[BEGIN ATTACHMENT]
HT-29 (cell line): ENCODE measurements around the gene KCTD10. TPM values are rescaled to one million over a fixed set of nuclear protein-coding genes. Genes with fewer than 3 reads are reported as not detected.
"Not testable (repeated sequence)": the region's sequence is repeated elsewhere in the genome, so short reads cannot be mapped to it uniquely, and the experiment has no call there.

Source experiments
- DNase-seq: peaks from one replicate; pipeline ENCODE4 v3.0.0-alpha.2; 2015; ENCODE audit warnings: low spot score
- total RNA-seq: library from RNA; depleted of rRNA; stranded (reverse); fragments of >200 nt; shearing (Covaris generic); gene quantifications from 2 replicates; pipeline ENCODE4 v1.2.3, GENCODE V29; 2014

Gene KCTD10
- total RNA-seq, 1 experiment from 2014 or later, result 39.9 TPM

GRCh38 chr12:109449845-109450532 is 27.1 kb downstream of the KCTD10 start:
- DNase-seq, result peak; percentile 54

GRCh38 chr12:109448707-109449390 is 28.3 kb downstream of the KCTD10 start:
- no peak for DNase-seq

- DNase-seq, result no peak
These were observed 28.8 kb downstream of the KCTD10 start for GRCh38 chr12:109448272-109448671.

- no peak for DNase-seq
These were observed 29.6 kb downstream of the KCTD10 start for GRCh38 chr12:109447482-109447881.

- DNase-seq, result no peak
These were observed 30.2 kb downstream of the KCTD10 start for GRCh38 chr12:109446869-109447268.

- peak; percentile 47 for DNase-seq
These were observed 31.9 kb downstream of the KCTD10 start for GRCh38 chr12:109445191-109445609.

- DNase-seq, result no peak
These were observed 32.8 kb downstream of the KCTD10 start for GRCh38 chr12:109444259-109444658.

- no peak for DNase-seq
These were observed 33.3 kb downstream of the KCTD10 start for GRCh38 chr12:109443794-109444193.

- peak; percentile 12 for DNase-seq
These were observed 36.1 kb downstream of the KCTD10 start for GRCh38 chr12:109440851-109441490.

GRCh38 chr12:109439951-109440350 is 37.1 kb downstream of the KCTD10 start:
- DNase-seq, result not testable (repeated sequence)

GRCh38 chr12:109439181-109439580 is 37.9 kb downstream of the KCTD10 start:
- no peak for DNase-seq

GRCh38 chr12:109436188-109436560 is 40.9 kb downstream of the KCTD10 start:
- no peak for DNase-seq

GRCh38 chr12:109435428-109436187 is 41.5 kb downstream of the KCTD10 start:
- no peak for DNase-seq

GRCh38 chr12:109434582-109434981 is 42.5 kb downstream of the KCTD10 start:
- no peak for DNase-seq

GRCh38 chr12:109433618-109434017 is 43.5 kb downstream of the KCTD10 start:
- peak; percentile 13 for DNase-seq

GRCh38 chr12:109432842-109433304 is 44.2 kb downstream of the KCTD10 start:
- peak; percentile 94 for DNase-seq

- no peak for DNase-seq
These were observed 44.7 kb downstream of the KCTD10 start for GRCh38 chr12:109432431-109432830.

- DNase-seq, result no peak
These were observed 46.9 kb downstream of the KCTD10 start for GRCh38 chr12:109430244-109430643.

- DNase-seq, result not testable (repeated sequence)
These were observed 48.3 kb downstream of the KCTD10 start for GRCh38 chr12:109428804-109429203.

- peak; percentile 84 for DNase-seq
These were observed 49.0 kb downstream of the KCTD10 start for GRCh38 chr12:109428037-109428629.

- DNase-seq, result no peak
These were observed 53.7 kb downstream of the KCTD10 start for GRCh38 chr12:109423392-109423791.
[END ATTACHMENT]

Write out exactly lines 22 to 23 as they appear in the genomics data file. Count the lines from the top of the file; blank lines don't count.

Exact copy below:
- no peak for DNase-seq
These were observed 33.3 kb downstream of the KCTD10 start for GRCh38 chr12:109443794-109444193.